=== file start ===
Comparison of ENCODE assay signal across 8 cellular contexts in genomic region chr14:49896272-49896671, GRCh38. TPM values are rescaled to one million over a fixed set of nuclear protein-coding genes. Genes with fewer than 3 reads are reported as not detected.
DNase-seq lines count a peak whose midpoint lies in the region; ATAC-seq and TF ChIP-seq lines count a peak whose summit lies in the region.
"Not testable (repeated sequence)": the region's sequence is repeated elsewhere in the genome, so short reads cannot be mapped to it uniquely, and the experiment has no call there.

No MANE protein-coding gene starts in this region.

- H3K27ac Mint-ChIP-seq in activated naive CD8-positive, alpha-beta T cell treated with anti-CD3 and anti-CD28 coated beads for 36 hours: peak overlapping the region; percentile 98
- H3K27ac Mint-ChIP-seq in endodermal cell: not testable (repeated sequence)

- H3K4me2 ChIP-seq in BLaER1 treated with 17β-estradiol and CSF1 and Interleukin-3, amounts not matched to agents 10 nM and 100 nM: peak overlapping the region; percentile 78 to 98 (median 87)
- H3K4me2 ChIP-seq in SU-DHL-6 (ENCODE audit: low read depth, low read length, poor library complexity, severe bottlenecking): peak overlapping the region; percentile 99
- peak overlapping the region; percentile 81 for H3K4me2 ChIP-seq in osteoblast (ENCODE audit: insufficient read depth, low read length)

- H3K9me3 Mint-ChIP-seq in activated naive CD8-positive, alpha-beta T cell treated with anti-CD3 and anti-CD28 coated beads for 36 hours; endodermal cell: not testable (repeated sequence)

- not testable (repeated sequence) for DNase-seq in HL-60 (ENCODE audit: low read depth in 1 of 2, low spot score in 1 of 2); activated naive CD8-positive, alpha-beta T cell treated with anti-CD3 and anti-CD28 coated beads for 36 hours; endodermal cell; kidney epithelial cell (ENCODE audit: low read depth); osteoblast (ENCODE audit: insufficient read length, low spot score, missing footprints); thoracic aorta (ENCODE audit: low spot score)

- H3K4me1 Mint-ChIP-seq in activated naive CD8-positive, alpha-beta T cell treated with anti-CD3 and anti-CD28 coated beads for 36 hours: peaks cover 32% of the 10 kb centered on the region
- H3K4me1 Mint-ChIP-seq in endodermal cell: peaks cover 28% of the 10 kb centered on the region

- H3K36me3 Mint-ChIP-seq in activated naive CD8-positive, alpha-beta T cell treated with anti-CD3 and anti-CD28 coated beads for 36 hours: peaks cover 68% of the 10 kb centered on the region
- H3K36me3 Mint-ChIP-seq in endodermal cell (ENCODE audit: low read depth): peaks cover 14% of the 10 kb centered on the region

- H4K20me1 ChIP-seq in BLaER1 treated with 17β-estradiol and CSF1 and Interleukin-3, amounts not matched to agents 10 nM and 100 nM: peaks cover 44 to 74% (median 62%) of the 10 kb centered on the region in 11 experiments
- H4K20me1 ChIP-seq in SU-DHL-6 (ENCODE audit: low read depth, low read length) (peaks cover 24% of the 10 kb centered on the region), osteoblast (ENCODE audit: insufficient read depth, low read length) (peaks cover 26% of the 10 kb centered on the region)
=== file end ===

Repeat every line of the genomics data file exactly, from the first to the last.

Comparison of ENCODE assay signal across 8 cellular contexts in genomic region chr14:49896272-49896671, GRCh38. TPM values are rescaled to one million over a fixed set of nuclear protein-coding genes. Genes with fewer than 3 reads are reported as not detected.
DNase-seq lines count a peak whose midpoint lies in the region; ATAC-seq and TF ChIP-seq lines count a peak whose summit lies in the region.
"Not testable (repeated sequence)": the region's sequence is repeated elsewhere in the genome, so short reads cannot be mapped to it uniquely, and the experiment has no call there.

No MANE protein-coding gene starts in this region.

- H3K27ac Mint-ChIP-seq in activated naive CD8-positive, alpha-beta T cell treated with anti-CD3 and anti-CD28 coated beads for 36 hours: peak overlapping the region; percentile 98
- H3K27ac Mint-ChIP-seq in endodermal cell: not testable (repeated sequence)

- H3K4me2 ChIP-seq in BLaER1 treated with 17β-estradiol and CSF1 and Interleukin-3, amounts not matched to agents 10 nM and 100 nM: peak overlapping the region; percentile 78 to 98 (median 87)
- H3K4me2 ChIP-seq in SU-DHL-6 (ENCODE audit: low read depth, low read length, poor library complexity, severe bottlenecking): peak overlapping the region; percentile 99
- peak overlapping the region; percentile 81 for H3K4me2 ChIP-seq in osteoblast (ENCODE audit: insufficient read depth, low read length)

- H3K9me3 Mint-ChIP-seq in activated naive CD8-positive, alpha-beta T cell treated with anti-CD3 and anti-CD28 coated beads for 36 hours; endodermal cell: not testable (repeated sequence)

- not testable (repeated sequence) for DNase-seq in HL-60 (ENCODE audit: low read depth in 1 of 2, low spot score in 1 of 2); activated naive CD8-positive, alpha-beta T cell treated with anti-CD3 and anti-CD28 coated beads for 36 hours; endodermal cell; kidney epithelial cell (ENCODE audit: low read depth); osteoblast (ENCODE audit: insufficient read length, low spot score, missing footprints); thoracic aorta (ENCODE audit: low spot score)

- H3K4me1 Mint-ChIP-seq in activated naive CD8-positive, alpha-beta T cell treated with anti-CD3 and anti-CD28 coated beads for 36 hours: peaks cover 32% of the 10 kb centered on the region
- H3K4me1 Mint-ChIP-seq in endodermal cell: peaks cover 28% of the 10 kb centered on the region

- H3K36me3 Mint-ChIP-seq in activated naive CD8-positive, alpha-beta T cell treated with anti-CD3 and anti-CD28 coated beads for 36 hours: peaks cover 68% of the 10 kb centered on the region
- H3K36me3 Mint-ChIP-seq in endodermal cell (ENCODE audit: low read depth): peaks cover 14% of the 10 kb centered on the region

- H4K20me1 ChIP-seq in BLaER1 treated with 17β-estradiol and CSF1 and Interleukin-3, amounts not matched to agents 10 nM and 100 nM: peaks cover 44 to 74% (median 62%) of the 10 kb centered on the region in 11 experiments
- H4K20me1 ChIP-seq in SU-DHL-6 (ENCODE audit: low read depth, low read length) (peaks cover 24% of the 10 kb centered on the region), osteoblast (ENCODE audit: insufficient read depth, low read length) (peaks cover 26% of the 10 kb centered on the region)